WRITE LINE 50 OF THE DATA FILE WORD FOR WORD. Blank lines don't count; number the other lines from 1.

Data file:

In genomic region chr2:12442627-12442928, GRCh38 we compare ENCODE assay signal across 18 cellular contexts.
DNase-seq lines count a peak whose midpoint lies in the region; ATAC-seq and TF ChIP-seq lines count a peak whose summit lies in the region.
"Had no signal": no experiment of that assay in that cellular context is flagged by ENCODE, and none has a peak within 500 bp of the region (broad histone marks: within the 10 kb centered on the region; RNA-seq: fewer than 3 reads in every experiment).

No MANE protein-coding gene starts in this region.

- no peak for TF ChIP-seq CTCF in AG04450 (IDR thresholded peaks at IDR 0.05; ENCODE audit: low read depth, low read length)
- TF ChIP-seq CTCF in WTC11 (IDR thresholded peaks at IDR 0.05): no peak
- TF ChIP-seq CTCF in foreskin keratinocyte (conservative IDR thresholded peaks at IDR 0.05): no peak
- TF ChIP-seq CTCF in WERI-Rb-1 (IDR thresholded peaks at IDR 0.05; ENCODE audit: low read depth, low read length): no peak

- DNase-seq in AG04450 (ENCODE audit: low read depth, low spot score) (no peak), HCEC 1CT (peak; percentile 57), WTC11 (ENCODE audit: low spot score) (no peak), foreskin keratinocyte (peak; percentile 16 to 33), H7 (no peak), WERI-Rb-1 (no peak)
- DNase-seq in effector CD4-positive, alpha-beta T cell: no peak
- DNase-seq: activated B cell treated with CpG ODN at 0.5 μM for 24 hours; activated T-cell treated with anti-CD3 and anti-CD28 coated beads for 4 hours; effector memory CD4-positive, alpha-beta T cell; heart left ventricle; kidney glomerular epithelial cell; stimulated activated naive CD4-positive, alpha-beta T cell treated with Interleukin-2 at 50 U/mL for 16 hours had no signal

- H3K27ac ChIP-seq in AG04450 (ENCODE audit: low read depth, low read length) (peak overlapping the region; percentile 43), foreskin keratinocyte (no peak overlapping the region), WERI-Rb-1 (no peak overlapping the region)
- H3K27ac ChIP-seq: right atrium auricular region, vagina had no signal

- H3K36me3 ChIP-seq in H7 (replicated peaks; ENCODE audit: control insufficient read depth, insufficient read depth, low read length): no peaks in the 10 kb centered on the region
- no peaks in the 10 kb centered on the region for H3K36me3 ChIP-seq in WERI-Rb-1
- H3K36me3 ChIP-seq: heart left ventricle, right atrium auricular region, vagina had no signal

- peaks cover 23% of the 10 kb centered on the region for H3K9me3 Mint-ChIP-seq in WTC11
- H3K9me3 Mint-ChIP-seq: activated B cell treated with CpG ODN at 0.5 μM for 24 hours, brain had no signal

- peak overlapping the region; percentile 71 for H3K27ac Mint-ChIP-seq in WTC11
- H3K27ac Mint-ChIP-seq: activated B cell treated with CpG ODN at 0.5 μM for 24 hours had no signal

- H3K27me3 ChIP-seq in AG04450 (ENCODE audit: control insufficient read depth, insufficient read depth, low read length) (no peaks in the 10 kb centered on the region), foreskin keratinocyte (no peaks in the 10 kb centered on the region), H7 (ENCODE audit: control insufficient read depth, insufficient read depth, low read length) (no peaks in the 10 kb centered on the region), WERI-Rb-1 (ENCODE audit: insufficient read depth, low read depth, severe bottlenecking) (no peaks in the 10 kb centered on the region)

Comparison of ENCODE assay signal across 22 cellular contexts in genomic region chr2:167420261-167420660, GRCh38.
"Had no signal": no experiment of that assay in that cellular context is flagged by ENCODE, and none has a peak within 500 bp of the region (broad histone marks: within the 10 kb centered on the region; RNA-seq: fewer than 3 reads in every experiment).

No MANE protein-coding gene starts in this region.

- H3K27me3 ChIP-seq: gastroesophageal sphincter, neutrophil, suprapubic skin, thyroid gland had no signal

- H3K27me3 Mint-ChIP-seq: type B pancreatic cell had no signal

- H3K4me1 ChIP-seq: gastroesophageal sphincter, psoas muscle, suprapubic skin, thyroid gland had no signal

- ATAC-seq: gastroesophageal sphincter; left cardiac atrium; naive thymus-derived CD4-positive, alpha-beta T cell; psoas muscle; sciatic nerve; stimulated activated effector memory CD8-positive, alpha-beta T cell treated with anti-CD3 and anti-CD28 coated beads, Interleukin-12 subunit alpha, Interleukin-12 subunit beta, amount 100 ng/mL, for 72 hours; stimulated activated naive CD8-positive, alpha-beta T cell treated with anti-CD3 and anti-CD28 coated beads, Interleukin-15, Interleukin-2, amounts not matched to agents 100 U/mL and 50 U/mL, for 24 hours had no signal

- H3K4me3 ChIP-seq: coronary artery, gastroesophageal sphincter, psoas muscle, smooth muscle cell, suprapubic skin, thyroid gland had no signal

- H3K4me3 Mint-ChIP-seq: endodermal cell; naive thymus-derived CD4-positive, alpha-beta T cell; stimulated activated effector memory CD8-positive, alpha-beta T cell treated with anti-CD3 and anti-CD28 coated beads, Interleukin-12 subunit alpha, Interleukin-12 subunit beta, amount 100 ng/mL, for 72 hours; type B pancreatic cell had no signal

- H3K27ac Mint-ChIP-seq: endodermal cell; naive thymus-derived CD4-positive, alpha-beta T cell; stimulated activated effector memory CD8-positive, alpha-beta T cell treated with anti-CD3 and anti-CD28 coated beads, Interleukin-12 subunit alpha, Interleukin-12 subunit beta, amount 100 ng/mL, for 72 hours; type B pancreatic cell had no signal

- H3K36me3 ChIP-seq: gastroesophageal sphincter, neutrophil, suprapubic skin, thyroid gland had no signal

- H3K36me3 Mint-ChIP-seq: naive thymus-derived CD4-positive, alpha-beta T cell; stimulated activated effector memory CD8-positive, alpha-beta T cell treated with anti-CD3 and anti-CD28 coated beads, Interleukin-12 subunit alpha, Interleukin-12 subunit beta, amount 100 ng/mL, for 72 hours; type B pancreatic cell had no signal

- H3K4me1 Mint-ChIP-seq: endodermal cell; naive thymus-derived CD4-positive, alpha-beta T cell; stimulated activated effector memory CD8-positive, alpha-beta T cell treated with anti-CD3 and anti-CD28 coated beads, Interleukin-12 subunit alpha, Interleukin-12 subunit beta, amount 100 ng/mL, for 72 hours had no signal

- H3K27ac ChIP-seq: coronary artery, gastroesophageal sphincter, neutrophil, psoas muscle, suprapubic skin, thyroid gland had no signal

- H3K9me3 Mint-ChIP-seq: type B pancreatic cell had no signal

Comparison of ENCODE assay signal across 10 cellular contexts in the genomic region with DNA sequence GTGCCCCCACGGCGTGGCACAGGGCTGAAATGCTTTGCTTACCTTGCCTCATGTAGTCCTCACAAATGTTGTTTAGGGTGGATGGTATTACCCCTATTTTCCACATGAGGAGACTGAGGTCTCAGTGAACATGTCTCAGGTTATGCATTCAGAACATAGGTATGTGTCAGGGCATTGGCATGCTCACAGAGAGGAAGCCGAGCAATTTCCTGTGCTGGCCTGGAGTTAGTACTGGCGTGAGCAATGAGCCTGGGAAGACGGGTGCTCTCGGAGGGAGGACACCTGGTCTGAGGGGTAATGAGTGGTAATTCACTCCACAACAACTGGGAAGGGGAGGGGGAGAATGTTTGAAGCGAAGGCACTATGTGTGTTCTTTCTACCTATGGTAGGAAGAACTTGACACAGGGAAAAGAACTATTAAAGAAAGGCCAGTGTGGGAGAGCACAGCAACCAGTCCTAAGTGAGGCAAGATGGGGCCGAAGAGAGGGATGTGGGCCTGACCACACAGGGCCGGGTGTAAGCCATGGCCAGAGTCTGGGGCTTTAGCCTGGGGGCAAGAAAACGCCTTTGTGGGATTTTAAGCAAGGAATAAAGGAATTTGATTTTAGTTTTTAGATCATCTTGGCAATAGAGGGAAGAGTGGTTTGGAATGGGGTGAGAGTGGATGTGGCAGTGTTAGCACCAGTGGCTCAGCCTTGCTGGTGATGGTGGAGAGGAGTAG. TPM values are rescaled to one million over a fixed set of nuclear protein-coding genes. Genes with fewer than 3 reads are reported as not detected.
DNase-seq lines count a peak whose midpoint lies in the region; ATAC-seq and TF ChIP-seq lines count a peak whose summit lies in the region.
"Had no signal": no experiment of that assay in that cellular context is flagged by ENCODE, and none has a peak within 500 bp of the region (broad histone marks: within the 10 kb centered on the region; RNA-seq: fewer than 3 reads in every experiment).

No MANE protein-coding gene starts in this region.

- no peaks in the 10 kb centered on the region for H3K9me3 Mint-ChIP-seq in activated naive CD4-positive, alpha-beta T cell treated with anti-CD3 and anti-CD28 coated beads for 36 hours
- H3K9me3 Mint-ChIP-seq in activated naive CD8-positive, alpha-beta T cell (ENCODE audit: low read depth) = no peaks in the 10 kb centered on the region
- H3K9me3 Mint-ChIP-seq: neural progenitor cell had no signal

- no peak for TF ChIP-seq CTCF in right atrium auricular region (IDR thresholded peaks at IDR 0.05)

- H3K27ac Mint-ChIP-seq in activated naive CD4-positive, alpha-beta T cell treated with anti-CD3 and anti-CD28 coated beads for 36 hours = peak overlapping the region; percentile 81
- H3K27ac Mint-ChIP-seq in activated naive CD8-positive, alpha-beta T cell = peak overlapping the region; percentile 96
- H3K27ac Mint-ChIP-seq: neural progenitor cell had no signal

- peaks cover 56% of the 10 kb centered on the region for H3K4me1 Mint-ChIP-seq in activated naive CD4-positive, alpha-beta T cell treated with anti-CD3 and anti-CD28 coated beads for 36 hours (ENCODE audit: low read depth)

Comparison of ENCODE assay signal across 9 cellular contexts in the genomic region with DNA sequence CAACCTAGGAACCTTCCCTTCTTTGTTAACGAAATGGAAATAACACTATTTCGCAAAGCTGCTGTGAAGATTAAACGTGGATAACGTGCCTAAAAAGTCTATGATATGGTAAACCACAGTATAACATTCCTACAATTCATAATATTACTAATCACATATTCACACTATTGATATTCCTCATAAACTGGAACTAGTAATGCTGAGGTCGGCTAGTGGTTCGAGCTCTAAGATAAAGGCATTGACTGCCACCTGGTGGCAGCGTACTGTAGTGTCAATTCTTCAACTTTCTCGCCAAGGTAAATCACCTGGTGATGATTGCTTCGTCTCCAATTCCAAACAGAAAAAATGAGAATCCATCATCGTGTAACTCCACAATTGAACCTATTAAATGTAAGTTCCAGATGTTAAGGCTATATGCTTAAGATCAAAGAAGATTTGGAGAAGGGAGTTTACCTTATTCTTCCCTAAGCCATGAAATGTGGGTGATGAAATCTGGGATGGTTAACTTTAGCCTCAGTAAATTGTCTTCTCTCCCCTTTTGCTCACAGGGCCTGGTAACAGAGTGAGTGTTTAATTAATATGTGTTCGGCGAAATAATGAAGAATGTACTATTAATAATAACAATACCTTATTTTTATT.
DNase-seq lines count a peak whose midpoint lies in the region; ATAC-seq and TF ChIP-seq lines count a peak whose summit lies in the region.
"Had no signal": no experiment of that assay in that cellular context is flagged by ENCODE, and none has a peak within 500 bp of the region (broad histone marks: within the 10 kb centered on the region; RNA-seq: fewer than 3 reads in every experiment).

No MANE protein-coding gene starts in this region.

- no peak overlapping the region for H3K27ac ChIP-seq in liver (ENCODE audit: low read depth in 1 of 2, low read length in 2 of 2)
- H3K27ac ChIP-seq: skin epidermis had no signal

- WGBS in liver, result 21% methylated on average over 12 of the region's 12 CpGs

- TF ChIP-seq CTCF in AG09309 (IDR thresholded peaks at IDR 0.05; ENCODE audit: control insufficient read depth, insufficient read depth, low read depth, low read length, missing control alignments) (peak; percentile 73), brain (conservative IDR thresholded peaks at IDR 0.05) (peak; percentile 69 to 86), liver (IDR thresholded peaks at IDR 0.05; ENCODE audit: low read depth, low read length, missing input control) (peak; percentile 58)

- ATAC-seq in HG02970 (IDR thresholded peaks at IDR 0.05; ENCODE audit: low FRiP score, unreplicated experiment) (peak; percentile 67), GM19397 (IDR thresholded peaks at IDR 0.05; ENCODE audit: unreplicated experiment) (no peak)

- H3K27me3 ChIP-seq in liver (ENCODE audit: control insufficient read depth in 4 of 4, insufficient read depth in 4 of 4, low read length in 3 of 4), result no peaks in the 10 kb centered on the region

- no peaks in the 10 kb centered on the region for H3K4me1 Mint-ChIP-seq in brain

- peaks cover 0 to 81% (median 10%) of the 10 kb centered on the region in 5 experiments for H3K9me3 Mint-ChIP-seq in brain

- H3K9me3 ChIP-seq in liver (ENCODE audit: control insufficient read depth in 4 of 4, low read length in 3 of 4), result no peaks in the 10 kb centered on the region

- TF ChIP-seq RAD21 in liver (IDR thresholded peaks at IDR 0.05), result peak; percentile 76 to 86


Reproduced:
DNase-seq lines count a peak whose midpoint lies in the region; ATAC-seq and TF ChIP-seq lines count a peak whose summit lies in the region.